Publication Announcement

Clayborn PressLast week, I signed a contract with Clayborn Press to publish the Compact Universe series, including all existing stories, the three novellas planned, and Storming Amargosa, the final installment of The Amargosa Trilogy. Clayborn Press is a small, independent publisher in Arizona.

Now some of you may be asking why I’d sign with a small press that’s essentially in startup mode after last week’s rant about the death of independent publishing and a dismissal of small press. That’s a very good question. The short answer is I don’t have to chase beta readers and do all the marketing. Obviously, I have to do some. With Clayborn, I can keep the covers and cover concepts I already have but outsource future cover designs, as well as editing and some of the marketing. It also gives me a pool of resources to draw from rather than try to do this myself.

One thing that came about during the discussions was organizing the series. Jonathan Clayborn (putting the Clayborn in Clayborn Press since 2009) suggested that the larger Compact Universe series needed titles for story arcs to fit them around The Amargosa Trilogy. So The Magic Root (to be retitled The Root of War for reasons I’ll get to momentarily), The Marilynists, and Gimme Shelter will become The Seeds of War arc; Broken Skies, Warped, and Tishla will become The Homefront arc; and this year’s planned novellas will become The Gathering Storm arc. That should make it easier for readers to follow along.

But what, you ask, is to become of No Marigolds in the Promised Land? It will continue to be serialized in the newsletter until its completion this fall. I will do a revision on the full novella before handing it off to Clayborn Press and starting a new serialized story, one tied to the events of Storming Amargosa. However, those of you who read yesterday’s post will know that I had to make a change to the setting. Apparently, Barsoom, the way it appears in the story, cannot be used. Sure, the copyright’s expired, but trademarks do not expire. And the Burroughs estate likes their trademark. So rather than annoy the rightful owners of the name, I’ve reduced the reference to John Farno’s musings on the planet’s name and deciding to find out why Barsoom was considered. The planet is now called Farigha, which means “empty” in Arabic, and Farno calls it “The Big Empty.” Barsoom becomes little more than a literary reference that prompts Farno to pull up an audio version of the John Carter series.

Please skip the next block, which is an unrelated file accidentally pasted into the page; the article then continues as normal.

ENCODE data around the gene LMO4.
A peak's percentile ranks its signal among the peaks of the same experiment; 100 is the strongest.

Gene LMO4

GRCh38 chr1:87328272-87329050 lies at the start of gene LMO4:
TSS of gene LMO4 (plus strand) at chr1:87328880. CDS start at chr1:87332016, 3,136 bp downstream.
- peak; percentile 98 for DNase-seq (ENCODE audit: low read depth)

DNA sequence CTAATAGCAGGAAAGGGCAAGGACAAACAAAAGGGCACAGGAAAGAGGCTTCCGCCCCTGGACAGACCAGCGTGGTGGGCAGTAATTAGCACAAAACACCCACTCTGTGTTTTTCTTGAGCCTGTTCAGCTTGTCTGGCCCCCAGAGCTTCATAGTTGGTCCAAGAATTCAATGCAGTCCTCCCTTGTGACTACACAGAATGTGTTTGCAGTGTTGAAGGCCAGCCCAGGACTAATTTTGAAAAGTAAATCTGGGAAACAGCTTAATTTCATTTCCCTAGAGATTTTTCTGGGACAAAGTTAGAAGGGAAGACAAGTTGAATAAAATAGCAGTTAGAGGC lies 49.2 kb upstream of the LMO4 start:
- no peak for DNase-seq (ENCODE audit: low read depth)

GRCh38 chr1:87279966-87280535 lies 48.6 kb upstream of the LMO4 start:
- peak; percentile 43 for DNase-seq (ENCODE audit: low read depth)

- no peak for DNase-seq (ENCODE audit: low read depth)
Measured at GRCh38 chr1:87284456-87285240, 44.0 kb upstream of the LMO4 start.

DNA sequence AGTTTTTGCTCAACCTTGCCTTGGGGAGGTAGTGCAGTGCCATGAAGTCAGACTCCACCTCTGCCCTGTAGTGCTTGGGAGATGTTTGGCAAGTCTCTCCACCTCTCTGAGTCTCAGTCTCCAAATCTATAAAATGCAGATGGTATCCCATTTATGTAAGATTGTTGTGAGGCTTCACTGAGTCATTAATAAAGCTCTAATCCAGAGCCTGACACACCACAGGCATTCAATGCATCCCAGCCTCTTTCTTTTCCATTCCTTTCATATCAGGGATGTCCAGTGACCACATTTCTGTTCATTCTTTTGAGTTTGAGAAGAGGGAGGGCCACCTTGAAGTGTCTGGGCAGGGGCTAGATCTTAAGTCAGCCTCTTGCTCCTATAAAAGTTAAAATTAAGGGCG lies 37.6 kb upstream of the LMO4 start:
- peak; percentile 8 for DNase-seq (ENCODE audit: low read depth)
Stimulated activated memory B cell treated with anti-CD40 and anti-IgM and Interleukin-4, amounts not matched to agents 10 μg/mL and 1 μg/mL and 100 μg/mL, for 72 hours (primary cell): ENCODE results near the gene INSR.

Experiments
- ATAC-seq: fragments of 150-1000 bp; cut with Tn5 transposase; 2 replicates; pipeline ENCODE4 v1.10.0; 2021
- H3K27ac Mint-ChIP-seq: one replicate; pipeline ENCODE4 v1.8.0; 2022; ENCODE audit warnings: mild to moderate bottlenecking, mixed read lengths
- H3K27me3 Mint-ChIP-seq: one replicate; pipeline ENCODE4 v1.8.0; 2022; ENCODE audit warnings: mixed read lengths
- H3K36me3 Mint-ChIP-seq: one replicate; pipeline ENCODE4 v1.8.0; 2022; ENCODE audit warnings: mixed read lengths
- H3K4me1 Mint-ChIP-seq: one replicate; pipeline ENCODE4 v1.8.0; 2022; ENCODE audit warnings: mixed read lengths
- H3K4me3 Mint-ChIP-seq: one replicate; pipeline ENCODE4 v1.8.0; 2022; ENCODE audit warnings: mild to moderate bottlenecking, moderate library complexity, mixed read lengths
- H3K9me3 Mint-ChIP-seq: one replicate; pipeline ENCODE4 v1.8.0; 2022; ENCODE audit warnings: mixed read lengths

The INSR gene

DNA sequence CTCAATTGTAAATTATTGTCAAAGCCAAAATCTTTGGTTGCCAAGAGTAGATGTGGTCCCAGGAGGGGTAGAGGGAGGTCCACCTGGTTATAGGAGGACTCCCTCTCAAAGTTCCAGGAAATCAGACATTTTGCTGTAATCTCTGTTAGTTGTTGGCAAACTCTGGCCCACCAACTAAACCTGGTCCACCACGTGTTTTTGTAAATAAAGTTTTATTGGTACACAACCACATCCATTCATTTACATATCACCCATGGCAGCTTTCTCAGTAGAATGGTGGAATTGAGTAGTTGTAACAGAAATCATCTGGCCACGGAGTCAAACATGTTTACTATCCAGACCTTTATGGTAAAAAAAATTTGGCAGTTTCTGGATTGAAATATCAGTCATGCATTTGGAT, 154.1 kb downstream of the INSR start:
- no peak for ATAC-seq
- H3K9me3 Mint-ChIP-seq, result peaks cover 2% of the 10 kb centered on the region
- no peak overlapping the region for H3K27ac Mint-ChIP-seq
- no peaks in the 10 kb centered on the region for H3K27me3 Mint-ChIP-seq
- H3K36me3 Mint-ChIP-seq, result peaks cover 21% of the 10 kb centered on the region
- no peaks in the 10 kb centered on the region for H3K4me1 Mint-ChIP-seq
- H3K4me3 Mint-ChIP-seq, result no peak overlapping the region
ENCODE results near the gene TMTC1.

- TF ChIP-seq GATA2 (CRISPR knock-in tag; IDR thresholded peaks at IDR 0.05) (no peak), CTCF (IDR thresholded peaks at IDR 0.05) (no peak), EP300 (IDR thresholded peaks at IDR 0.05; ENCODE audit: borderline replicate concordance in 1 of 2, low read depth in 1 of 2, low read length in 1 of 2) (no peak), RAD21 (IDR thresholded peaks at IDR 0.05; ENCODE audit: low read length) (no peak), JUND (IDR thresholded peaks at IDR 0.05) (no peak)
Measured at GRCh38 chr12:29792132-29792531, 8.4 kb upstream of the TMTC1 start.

“But you also said run, don’t walk, from small press. Why the sudden changeup?”

The contract is loose, designed for a writer to move on if a larger press comes calling. Jonathan Clayborn is a known entity and has a proven track record putting his own and other people’s books together. The opportunity is there for better marketing and a bit more credibility walking into a bookstore to ask if they can shelve my books. So why did I say run, don’t walk, from small press?

Consider that using my own covers is an option. I know several authors who have signed with a small press, then have to get their own covers, go get an editor, and do almost all the marketing. That’s not publishing. That’s giving someone a percentage of your profits to slap their name on your work. You’re still doing all the heavy lifting. Also, in the past two years, I was contacted by a small press that was aggressively signing new writers I knew in the SF field. The trouble was that they appeared to be doing what my only traditional publisher did about 14 years ago, namely try to boost sales by signing every author who could string two words together. I already had been burned once. I watched this other new press closely and saw they were headed in the same direction – oversigning, followed by a collapse and some very angry authors. No thank you.

Jonathan came to me and pled his case. I liked what he had to say and what he showed me. So I signed.

“What will this do to the crime novel sitting on that big publisher’s desk?”

Nothing. We have no agreement, and this isn’t even in that editor’s ballpark. If it fails where it is, I will market it to agents and go through the whole slog once again. In the meantime, I can focus on writing the follow-up and completing The Amargosa Trilogy and its attendant novellas. What more can a poor boy ask?

“So when’s this happening?”

Right now, the plan is to The Children of Amargosa edited and repackaged by the end of August with The Magic Root (as The Root of War) shortly thereafter. Jonathan and I haven’t discussed the rest of the series yet, but this gives my betas some much-needed relief.